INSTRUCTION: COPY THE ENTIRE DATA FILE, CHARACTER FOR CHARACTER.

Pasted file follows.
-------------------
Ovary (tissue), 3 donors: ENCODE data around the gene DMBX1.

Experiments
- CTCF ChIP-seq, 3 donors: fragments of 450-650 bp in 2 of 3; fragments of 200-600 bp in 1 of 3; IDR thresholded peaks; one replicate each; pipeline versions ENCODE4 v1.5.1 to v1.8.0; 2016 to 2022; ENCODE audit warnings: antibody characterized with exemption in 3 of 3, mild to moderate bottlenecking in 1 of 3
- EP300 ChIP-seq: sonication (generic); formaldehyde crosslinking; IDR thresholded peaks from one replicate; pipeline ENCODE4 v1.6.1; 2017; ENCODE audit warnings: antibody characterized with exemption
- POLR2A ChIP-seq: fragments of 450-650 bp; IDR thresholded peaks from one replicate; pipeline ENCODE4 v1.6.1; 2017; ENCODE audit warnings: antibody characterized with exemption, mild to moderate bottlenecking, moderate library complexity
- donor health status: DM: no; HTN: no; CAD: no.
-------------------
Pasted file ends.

Ovary (tissue), 3 donors: ENCODE data around the gene DMBX1.

Experiments
- CTCF ChIP-seq, 3 donors: fragments of 450-650 bp in 2 of 3; fragments of 200-600 bp in 1 of 3; IDR thresholded peaks; one replicate each; pipeline versions ENCODE4 v1.5.1 to v1.8.0; 2016 to 2022; ENCODE audit warnings: antibody characterized with exemption in 3 of 3, mild to moderate bottlenecking in 1 of 3
- EP300 ChIP-seq: sonication (generic); formaldehyde crosslinking; IDR thresholded peaks from one replicate; pipeline ENCODE4 v1.6.1; 2017; ENCODE audit warnings: antibody characterized with exemption
- POLR2A ChIP-seq: fragments of 450-650 bp; IDR thresholded peaks from one replicate; pipeline ENCODE4 v1.6.1; 2017; ENCODE audit warnings: antibody characterized with exemption, mild to moderate bottlenecking, moderate library complexity
- donor health status: DM: no; HTN: no; CAD: no.